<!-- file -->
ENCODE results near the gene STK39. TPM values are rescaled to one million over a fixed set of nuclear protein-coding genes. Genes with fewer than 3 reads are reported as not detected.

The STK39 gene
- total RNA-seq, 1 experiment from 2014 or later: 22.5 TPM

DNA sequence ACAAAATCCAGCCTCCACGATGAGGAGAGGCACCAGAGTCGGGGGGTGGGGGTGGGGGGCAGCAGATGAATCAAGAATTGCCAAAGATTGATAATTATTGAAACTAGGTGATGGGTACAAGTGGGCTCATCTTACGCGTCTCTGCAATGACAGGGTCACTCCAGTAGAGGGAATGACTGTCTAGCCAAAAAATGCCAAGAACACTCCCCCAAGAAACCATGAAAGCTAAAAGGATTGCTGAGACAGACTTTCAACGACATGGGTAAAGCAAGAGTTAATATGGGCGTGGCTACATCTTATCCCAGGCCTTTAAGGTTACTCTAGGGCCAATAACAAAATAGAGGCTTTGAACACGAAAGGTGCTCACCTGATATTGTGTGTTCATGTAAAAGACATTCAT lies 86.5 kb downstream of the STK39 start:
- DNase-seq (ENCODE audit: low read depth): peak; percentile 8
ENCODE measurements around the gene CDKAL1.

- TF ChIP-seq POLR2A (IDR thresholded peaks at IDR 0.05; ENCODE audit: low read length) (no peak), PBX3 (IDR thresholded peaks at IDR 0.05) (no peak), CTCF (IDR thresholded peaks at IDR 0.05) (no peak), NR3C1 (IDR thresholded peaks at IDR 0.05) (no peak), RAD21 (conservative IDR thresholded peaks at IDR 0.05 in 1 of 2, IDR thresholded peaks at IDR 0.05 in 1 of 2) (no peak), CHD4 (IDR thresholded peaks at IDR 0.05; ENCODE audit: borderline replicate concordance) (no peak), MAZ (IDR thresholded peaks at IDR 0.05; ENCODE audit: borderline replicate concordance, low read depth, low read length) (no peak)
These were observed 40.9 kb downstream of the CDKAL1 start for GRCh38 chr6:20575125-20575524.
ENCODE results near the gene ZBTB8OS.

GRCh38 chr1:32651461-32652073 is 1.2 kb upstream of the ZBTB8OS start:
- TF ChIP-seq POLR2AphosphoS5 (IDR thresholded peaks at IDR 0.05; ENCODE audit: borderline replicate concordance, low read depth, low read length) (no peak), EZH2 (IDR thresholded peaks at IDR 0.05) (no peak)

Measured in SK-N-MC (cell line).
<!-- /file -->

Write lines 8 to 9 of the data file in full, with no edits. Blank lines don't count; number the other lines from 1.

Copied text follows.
These were observed 40.9 kb downstream of the CDKAL1 start for GRCh38 chr6:20575125-20575524.
ENCODE results near the gene ZBTB8OS.